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Pearl And Chillingworth In Nathaniel Hawthorne's The Scarlet Letter

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In the novel, The Scarlet Letter, by Nathaniel Hawthorne, both Pearl and Chillingworth serve to represent differing aspects of Hester Prynne and Arthur Dimmesdale’s sin. Hester, the protagonist, feels immense guilt over her crime of adultery, as she was raised in a strict Puritan society. Internally, however, Hester believes that her act was beautiful and passionate, which is reflected in her daughter, Pearl. Similarly, Roger Chillingworth, Hester's husband, serves to constantly remind Dimmesdale of his crime. Unlike Hester, Dimmesdale believes that their act was a sin, causing Chillingworth to appear as Dimmesdale’s condemnation from hell. Ultimately, both Pearl and Chillingworth reflect the internal perception of both Hester’s and Dimmesdale’s …show more content…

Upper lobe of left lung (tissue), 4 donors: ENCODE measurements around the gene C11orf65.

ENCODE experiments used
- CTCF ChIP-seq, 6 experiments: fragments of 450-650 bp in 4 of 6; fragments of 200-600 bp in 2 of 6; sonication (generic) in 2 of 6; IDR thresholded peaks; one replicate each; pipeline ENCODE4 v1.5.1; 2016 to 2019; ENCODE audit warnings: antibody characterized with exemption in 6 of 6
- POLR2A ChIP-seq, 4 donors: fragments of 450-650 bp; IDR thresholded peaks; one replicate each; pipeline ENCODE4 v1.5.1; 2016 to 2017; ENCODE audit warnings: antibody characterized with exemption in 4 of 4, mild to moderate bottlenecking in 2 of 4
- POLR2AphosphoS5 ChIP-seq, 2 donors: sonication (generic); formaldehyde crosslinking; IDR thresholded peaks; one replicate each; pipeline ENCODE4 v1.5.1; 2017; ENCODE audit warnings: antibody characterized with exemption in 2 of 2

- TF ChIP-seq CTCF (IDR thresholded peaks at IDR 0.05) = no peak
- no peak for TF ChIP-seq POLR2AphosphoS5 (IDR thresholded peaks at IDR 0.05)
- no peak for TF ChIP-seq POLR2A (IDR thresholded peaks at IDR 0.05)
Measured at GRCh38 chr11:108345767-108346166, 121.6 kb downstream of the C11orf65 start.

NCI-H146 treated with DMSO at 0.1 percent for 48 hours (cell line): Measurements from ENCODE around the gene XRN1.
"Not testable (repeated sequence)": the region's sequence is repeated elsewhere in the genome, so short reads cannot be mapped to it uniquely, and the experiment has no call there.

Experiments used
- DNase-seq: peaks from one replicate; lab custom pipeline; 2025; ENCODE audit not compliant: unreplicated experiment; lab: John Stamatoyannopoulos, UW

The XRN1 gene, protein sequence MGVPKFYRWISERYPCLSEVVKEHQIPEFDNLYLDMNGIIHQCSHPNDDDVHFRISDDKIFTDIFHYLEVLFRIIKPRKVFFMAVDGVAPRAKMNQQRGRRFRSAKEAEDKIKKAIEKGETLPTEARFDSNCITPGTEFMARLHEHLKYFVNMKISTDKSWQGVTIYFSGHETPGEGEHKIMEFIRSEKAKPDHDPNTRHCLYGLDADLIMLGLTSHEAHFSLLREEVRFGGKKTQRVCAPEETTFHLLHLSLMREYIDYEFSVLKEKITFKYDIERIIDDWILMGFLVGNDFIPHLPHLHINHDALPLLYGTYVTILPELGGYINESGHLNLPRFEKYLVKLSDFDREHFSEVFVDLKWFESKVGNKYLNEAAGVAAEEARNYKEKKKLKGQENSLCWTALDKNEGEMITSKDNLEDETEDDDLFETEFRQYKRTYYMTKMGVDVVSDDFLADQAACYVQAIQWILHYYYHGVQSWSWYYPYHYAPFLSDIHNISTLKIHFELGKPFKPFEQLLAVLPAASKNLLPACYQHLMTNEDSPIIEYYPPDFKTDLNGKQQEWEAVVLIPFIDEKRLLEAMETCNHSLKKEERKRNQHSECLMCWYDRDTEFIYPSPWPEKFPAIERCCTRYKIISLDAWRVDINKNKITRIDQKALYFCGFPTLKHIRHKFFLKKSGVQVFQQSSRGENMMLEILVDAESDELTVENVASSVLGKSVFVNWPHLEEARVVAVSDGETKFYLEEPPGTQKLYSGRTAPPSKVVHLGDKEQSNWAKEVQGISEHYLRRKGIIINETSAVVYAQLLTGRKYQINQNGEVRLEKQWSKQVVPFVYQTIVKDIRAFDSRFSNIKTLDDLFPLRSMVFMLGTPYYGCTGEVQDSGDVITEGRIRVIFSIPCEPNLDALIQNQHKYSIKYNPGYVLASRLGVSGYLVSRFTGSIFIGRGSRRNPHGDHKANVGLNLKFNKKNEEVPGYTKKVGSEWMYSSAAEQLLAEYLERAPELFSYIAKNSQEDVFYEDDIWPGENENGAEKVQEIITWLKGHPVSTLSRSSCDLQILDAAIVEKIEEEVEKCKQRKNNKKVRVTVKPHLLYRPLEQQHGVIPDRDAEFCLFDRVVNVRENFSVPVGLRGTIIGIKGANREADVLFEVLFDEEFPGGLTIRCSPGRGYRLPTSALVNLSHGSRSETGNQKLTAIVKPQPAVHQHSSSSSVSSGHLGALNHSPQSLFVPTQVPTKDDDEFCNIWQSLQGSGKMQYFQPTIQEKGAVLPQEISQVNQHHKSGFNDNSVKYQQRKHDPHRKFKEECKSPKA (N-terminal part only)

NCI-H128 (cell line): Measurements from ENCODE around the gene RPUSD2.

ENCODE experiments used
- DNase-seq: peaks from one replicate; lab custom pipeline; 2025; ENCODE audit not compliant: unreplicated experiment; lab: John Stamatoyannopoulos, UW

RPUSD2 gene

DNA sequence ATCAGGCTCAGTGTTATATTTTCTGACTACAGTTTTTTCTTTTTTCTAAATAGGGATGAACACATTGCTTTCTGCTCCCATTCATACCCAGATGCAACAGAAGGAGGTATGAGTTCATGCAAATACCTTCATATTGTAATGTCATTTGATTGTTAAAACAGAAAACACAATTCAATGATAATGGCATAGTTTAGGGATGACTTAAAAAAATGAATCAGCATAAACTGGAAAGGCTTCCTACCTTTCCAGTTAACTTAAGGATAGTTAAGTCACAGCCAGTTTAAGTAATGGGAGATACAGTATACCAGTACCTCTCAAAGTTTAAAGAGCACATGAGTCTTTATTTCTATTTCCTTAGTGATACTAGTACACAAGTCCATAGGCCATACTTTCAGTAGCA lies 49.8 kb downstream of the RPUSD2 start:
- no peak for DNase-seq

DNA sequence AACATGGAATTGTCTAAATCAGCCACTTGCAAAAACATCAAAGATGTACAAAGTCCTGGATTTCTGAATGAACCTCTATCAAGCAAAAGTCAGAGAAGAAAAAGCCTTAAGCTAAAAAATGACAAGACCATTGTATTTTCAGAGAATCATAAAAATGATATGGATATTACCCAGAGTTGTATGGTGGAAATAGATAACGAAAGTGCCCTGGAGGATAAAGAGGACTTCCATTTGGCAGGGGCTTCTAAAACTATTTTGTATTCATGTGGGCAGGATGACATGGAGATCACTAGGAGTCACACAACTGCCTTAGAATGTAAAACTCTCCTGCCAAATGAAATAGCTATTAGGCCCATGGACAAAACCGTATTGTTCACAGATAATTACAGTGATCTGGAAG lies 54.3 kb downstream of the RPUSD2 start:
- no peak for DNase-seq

Yet unlike Hester, Dimmesdale does not view his act as an act of passion, rather he sees is as a heinous sin that violates the basic tenets of his religion. Because of this, Chillingworth serves as Dimmesdale’s accuser. Hawthorn describes Chillingworth as having the power to summon “...a thousand phantoms-in many shapes, of death or awful shame, all flocking round about the clergy-man and pointing with their fingers at his breast”(132). Here, Hawthorn describes Chillingworth’s power to inflict immense emotional guilt upon Dimmesdale. His presence serves to remind Dimmesdale that he acted sinfully and is deserving of punishment. Since Dimmesdale himself believes that his sin warrants religious retribution, Chillingworth assumes the persona of the Devil. Hawthorn describes how many villagers believe that his medicinal fires stem “...from the lower region, and were fed with infernal fuel”(120). Chillingworth’s religiously diabolical personification represents Dimmesdale’s internal guilt and shame over him crime. Despite his passion, Dimmesdale recognizes that his affair with Hester was ultimately a violation of his religion, thus morally wrong. Chillingworth serves to personify Dimmesdale’s guilt and to add additional

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